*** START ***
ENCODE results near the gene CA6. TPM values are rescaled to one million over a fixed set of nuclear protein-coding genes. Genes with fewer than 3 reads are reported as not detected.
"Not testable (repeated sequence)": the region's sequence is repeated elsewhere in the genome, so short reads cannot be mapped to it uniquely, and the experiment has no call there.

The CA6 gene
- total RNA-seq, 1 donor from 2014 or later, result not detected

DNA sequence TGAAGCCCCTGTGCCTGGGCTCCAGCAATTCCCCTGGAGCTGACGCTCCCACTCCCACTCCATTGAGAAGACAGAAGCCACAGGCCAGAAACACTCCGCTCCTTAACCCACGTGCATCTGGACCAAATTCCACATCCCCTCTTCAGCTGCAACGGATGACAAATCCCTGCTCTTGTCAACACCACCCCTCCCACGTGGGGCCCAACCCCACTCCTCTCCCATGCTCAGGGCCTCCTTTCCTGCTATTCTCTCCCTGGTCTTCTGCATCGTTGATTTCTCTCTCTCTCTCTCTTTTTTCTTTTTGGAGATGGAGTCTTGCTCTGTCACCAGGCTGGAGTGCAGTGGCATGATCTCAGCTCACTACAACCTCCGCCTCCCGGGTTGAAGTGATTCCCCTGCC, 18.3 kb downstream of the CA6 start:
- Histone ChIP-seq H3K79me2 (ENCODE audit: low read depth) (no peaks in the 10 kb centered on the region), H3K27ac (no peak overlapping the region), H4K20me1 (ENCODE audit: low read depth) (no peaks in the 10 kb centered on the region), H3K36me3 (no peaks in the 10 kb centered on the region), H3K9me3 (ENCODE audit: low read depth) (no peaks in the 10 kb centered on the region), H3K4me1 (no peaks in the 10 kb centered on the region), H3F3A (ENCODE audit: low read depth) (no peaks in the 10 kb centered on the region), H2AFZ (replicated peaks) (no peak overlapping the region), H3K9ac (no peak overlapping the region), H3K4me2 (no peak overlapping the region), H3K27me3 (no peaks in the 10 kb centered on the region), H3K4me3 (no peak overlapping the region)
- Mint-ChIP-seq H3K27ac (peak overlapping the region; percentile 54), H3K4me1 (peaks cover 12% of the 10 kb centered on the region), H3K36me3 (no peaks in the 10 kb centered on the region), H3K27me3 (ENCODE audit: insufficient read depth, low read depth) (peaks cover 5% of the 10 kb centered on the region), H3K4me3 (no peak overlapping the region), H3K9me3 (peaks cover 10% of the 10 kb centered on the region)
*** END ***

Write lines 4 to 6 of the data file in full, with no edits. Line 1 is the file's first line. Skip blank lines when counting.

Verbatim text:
- total RNA-seq, 1 donor from 2014 or later, result not detected

DNA sequence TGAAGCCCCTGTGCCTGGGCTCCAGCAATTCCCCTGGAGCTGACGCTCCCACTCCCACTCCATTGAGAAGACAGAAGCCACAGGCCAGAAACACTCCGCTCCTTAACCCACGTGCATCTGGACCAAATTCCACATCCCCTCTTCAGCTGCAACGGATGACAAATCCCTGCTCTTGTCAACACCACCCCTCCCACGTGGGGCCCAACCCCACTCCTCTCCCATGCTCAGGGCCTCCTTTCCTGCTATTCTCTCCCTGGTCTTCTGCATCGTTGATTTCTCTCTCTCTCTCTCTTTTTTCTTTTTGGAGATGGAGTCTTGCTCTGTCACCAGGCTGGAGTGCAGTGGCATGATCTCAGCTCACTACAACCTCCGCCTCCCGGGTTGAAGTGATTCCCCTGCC, 18.3 kb downstream of the CA6 start:
- Histone ChIP-seq H3K79me2 (ENCODE audit: low read depth) (no peaks in the 10 kb centered on the region), H3K27ac (no peak overlapping the region), H4K20me1 (ENCODE audit: low read depth) (no peaks in the 10 kb centered on the region), H3K36me3 (no peaks in the 10 kb centered on the region), H3K9me3 (ENCODE audit: low read depth) (no peaks in the 10 kb centered on the region), H3K4me1 (no peaks in the 10 kb centered on the region), H3F3A (ENCODE audit: low read depth) (no peaks in the 10 kb centered on the region), H2AFZ (replicated peaks) (no peak overlapping the region), H3K9ac (no peak overlapping the region), H3K4me2 (no peak overlapping the region), H3K27me3 (no peaks in the 10 kb centered on the region), H3K4me3 (no peak overlapping the region)